These are three huge areas of relief for me, not only because they're necessities if I get into the competition, but they'll go a long way in getting both Jet and FC moving forward in their training.

Speaking of FC, I've been reading up on poll trauma. Seems it takes some horses a long time to overcome the fear/sensitivity issues. She did well today, however, in letting me rub both sides of her face on the cheeks. Started out a bit dicey, but when I went out a second time today, she stood for it really well. With the snow rapidly melting right now, I'll be able to move forward once more and step up the sacking out process.

Black Horse in Snow Storm

"Black Horse in Snow Storm"

Bet you wish you had such talent behind a camera lens, eh? It was getting dark and I wanted to see if I could get any decent shots of the horses with snow on their backs. Jet, of course, had to fog up the lens. She's so helpful.

School has been canceled today. It's not that we've got loads of snow, but it's the ice and sleet that are causing problems. I took Darling's camera out to take some videos, ran the batteries down to nothing and can't find new ones. Which means that until new batteries are in, you'll not get to see the video. I'm sure you're heart broken!

With the ground as slick as it is out there, I didn't feel comfortable working FC with the rake or mustang eating sock or anything that may send her flying into a panic. No point in her crashing to the ground and taking her with me on this footing. Instead, we concentrated on the face. She's got a lovely break at the poll, and she's learning to drop her head. We're working on lateral flexation. Still a bit unsure about my hands on her face, but we got to that point yesterday before I walked away.

City Boy and I have been debating where to put up the round pen. I say out in the pasture, he wants to clear a spot behind the house. Behind the house may be a better location, but I've no idea when it'll be clear enough and footing solid enough. At least in the pasture, we can put it up now and start using it. Then once the space behind the house is ready (later this summer?), we can move it. Trouble with the pasture, though, is once it's up we may never get around to moving it, and I'd hate to work up the ground and lose that bit of grass.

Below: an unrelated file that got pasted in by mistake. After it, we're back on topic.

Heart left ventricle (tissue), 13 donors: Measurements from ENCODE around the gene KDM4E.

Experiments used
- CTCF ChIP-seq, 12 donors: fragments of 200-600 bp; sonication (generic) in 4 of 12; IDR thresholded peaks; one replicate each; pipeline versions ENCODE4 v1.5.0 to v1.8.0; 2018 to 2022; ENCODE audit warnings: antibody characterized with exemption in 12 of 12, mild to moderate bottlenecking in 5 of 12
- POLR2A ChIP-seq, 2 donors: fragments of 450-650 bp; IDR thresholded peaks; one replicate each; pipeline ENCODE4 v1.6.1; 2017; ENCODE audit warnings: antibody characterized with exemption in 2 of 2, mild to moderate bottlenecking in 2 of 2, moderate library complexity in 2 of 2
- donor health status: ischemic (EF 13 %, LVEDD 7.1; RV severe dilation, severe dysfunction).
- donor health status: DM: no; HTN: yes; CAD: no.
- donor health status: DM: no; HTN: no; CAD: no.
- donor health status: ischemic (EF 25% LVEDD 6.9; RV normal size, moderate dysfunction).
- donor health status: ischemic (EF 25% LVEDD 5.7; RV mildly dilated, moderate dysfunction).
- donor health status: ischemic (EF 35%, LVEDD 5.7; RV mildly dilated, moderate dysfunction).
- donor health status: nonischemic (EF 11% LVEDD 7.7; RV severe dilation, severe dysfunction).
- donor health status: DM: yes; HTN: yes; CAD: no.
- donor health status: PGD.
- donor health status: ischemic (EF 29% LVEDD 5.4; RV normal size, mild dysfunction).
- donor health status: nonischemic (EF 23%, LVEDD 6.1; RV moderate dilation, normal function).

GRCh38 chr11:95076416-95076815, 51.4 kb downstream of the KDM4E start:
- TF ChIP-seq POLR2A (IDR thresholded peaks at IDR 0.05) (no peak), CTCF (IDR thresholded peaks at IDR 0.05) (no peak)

Oh...a couple of the snow pics did turn out :)

Sunday, January 27, 2008

Back to Business

Now that all that nasty virus business has been taken care of, it's back to the corral.

Firecracker has been doing quite well with the rope. I can toss it onto her back, she doesn't care about it being wrapped around her legs. She picks up her front feet easily when I ask, and I can pick up the backs with the rope.

The haltering process is coming along. Where it once took 30 minutes, it now takes less than three, and it's done on the first attempt. She's becoming accustomed to my hands near her nose and doesn't mind (or at least tolerates) the rope running over the top of her neck. Things are coming together. Which means it's time to introduce my second favorite tool; the rake.

The only thing I don't like about my rake is the short handle. I'd like at least two more feet, to make it a 6' rather than four. But it does what I need it to do, which is get inside the bubble.

In the photo, I had a small flag attached. That was for Sunny, you may recall. Now that several months have gone by, the bulk of that flag has torn off. That's fine. Firecracker is getting used to something that's bigger than the rope and not my hand reaching over to her body. With the rope halter on, I can keep her body close enough that the rake can sit on her as she moves in circles around me. I got dizzy the first time, but she settled right down. As a reward when she stopped, the rake acts like a back scratch, something the horses love.